Touch is an interesting and amazing sense. Unlike your other senses–hearing, seeing, smelling and tasting, your sense of touch is found all over your body. Your sense of touch transmits feelings of heat, cold, pain, and pressure. The primary function of your sense of touch is to warn your brain when something that can cause damage to your body, like a hot pan or a sharp object, comes in contact with your body, so you can respond by avoiding the threat.
While sense of touch is a defense mechanism, and it can also be a source of joy. Touch can, of course, be a pleasurable thing, it’s all about intent. In massage, for example, the intent is relaxation, or easing the pain in a sore muscle, it’s a pleasurable sensation in a therapeutic way. People get many things from a professional massage, they get relaxed, they experience reduced pain and soreness in tired or overused muscles, and they feel a huge sense of wellness and peace.
Continue reading “Don’t like to be touched? Try massage!”
In many cases, the difference between a basic massage provider and a massage therapist comes down to trust. Trusting in your therapist means you believe they are reliable, truthful, and that they have the ability to help you relax, reduce aches and pains, or help you meet other massage goals. Most will agree that trust is earned, mostly by acting in a trustworthy manner.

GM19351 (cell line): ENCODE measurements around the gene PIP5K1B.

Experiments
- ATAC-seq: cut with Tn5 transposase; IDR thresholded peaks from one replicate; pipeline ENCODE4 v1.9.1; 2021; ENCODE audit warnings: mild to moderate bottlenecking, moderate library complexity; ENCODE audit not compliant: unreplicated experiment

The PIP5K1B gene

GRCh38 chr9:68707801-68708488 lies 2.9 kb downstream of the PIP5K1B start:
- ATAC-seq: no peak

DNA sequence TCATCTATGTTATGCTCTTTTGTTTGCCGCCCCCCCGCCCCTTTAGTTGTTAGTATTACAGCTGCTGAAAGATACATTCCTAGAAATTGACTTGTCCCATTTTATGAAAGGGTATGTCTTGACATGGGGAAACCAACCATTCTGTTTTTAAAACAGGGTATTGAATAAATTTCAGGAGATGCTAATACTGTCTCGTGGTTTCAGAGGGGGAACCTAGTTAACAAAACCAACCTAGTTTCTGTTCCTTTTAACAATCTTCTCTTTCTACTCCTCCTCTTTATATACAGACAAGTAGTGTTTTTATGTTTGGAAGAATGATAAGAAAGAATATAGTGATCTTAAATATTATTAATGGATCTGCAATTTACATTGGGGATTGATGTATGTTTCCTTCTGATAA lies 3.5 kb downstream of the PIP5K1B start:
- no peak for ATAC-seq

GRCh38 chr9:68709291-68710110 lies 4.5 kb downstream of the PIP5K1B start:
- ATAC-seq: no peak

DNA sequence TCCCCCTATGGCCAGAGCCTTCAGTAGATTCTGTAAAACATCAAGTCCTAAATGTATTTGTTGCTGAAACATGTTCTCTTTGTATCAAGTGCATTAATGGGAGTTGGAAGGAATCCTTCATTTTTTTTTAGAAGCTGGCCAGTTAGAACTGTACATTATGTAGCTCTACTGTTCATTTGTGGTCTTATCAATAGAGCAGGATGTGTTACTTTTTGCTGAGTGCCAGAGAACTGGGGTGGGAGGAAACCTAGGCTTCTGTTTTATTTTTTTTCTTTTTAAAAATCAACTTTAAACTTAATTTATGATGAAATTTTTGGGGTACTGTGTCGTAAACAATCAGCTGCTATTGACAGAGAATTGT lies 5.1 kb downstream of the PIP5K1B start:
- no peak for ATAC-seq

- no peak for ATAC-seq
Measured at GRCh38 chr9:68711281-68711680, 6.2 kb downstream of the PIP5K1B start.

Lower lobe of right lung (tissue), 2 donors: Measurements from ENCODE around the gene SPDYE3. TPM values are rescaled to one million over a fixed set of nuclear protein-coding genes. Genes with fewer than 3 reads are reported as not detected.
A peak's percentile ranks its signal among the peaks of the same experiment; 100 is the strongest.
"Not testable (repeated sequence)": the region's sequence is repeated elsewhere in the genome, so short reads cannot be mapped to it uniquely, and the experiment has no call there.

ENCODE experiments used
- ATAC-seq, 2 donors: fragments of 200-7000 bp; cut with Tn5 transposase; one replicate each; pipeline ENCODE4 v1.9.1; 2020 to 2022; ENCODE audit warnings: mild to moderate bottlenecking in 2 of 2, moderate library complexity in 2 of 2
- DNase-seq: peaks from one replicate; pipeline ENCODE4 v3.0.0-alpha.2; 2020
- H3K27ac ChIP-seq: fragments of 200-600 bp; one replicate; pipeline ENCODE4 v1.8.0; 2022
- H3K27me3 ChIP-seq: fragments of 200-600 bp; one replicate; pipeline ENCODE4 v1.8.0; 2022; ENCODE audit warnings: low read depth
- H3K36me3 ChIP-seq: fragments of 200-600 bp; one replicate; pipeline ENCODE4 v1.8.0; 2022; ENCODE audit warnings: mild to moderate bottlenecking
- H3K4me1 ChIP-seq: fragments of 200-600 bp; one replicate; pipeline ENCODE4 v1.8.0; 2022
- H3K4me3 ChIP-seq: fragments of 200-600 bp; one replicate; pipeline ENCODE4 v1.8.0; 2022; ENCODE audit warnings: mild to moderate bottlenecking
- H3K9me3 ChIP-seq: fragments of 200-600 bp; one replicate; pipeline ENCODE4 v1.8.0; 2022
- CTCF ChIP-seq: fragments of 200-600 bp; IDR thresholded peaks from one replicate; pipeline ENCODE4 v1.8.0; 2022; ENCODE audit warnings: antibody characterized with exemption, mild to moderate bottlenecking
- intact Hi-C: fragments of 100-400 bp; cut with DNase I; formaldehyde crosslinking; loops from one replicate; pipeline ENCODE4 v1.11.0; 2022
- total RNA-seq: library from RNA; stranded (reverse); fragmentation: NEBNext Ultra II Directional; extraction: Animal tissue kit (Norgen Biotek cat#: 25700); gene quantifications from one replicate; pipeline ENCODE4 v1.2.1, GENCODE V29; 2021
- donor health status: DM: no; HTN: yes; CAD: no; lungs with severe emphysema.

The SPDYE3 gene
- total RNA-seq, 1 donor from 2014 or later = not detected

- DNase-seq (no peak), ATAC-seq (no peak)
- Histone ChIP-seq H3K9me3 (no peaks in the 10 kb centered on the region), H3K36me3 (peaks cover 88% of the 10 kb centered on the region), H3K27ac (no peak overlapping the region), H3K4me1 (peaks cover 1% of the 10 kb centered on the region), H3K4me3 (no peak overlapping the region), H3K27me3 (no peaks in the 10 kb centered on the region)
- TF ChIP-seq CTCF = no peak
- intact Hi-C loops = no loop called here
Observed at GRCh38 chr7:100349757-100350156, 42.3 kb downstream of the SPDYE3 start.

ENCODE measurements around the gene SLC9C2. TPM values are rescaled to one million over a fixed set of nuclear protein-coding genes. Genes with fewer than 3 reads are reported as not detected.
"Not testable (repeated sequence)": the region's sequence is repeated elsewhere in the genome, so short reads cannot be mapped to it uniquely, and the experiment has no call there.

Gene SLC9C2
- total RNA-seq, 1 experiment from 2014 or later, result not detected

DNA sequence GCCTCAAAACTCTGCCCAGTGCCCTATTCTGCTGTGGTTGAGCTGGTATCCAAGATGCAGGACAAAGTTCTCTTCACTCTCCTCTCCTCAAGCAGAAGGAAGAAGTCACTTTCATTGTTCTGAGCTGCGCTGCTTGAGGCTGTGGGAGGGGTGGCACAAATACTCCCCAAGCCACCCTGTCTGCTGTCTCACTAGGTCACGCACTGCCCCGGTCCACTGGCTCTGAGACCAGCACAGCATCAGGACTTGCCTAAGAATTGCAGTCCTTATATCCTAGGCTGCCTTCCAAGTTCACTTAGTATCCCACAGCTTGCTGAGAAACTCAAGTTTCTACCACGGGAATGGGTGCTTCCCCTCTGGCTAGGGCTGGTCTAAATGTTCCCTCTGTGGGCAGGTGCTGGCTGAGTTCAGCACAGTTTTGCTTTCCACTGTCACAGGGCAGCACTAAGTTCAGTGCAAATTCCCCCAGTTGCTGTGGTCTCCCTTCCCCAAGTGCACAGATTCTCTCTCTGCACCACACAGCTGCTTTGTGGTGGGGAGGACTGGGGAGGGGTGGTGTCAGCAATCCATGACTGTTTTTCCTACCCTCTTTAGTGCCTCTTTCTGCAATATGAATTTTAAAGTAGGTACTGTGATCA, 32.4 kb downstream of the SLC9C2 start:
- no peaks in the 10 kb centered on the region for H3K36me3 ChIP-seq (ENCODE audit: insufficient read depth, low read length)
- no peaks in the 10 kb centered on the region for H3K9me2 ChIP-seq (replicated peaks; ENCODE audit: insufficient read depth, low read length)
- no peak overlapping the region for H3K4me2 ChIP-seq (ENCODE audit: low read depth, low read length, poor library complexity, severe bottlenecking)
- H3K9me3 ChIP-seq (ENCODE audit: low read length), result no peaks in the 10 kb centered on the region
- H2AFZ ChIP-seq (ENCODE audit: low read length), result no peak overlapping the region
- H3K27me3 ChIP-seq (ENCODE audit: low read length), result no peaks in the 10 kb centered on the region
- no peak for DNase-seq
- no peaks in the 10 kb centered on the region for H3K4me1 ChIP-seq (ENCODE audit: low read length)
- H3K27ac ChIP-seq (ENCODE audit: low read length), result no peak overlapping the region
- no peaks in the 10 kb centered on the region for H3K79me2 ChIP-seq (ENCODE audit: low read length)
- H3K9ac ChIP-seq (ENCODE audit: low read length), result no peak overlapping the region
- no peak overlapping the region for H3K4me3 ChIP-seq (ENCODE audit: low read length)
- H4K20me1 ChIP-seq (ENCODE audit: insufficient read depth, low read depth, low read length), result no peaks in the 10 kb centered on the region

As bodyworkers, we’re aware that clients enter a trust relationship when they walk through the door. They are trusting that we know what we are doing, that we will keep them safe, that we have strong ethical boundaries, and that what we do will help, not harm, the client’s overall body, mind and spirit.
Here are a five things to consider when you’re answering the question “can you trust your massage therapist”?
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Depression is a huge public health issue, and treatment ranges from pet therapy to heavy-dose medication. A research report published by the American Journal of Psychiatry indicates that massage may help.
While massage can ease stress and tension and may have emotional benefits, studies of the use of massage therapy in depressed patients were lacking.
“Overall, the studies showed that massage therapy had “potentially significant effects” in alleviating symptoms of depression” (American Journal of Psychiatry, March 2010)
Continue reading “Massage Therapy Can Help Depression”
Massage therapy is becoming much more common. There are more than 1200 approved massage training programs in the US and the number of people getting a massage for stress relief, relaxation or recovery is skyrocketing. Here are a few more facts about the popularity of massage therapy.
- More people than ever are scheduling sessions. Almost one in five US adults visited a massage therapist in 2012 and 2013 statistics will show another jump. As massage becomes an integral part of wellness and healing for many people, more people are discovering the benefits. Continue reading “Six Recent Facts You Probably Didn’t Know About Massage Therapy”